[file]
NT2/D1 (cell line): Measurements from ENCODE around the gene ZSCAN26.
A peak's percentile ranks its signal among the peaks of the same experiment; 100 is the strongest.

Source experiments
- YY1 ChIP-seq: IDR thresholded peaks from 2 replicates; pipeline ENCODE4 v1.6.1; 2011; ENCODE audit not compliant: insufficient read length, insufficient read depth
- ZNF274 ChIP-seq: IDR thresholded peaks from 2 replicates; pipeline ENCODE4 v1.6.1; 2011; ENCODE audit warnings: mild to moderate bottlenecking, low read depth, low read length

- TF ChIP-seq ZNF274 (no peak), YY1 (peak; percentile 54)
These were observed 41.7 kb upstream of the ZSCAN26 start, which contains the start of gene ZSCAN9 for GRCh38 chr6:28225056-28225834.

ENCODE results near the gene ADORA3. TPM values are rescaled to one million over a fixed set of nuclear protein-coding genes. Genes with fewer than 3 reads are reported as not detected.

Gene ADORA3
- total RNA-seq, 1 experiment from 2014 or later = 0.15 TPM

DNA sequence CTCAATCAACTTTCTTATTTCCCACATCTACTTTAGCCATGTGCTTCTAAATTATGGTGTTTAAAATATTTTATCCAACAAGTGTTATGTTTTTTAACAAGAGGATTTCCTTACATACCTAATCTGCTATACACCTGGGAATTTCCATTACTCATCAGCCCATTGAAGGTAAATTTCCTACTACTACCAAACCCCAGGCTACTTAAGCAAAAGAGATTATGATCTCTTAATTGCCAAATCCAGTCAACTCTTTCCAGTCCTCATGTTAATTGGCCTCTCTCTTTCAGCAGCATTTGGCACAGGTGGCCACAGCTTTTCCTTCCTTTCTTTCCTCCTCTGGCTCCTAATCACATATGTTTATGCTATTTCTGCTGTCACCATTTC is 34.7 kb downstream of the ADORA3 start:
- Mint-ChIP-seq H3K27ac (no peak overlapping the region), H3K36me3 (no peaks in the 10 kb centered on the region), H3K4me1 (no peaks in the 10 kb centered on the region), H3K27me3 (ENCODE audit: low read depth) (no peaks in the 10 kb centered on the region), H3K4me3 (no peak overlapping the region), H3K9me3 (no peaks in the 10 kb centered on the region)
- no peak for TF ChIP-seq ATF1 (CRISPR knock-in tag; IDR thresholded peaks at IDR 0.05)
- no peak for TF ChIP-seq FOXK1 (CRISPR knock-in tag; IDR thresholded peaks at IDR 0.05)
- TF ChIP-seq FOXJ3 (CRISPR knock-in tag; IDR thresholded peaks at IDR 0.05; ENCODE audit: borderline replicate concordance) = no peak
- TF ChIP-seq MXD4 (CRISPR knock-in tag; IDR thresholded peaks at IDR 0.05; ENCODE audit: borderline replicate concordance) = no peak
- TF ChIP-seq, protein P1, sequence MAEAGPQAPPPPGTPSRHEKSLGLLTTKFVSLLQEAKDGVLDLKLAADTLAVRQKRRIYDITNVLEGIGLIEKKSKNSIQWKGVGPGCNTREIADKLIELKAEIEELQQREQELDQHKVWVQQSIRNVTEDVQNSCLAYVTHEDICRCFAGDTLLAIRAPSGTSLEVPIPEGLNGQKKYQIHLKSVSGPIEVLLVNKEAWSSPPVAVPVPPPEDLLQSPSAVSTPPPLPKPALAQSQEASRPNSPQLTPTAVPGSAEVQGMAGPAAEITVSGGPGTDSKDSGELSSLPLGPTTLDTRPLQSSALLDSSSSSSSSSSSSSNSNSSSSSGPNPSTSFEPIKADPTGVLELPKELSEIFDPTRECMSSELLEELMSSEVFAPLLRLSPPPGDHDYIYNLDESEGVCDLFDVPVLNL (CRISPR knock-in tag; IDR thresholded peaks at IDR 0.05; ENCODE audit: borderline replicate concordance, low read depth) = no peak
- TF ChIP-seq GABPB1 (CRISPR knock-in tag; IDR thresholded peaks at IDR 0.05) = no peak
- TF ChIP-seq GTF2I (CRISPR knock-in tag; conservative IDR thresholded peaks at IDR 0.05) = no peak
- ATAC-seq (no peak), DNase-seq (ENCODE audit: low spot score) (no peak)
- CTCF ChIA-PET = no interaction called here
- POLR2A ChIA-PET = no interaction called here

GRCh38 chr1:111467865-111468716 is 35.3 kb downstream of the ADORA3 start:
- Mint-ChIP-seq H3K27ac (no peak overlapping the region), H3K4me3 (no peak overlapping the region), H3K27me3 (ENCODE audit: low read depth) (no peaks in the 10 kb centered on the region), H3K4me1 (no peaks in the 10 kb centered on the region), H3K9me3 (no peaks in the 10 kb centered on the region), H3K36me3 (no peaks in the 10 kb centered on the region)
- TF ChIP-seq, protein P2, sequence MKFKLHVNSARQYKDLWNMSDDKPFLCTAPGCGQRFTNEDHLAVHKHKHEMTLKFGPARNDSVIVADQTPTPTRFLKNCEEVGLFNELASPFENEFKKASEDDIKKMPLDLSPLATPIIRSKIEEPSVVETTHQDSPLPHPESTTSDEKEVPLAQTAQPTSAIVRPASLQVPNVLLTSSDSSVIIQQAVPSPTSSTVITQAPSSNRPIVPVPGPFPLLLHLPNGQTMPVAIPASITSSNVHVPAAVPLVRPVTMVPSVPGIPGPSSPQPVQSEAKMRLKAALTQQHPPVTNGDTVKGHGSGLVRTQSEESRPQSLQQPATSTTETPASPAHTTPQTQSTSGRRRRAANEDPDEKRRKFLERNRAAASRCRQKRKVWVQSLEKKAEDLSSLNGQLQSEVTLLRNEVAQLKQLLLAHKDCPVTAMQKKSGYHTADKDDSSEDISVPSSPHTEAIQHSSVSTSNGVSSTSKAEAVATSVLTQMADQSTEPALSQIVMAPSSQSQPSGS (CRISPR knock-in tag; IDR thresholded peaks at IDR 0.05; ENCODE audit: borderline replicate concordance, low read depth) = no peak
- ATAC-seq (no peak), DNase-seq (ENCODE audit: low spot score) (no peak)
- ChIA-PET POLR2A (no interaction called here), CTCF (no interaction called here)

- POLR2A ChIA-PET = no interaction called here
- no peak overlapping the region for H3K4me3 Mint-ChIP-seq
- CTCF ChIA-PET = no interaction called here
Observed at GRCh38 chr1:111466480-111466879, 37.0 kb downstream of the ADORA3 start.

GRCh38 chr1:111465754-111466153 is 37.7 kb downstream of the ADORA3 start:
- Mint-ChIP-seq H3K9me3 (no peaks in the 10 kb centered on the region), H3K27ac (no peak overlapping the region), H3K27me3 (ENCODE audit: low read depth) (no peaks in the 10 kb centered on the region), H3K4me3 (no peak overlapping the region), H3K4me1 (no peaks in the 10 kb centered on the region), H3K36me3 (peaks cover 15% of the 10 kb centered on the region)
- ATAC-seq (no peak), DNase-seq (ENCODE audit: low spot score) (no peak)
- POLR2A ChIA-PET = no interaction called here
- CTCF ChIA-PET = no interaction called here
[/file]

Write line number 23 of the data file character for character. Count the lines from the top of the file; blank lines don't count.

GRCh38 chr1:111467865-111468716 is 35.3 kb downstream of the ADORA3 start: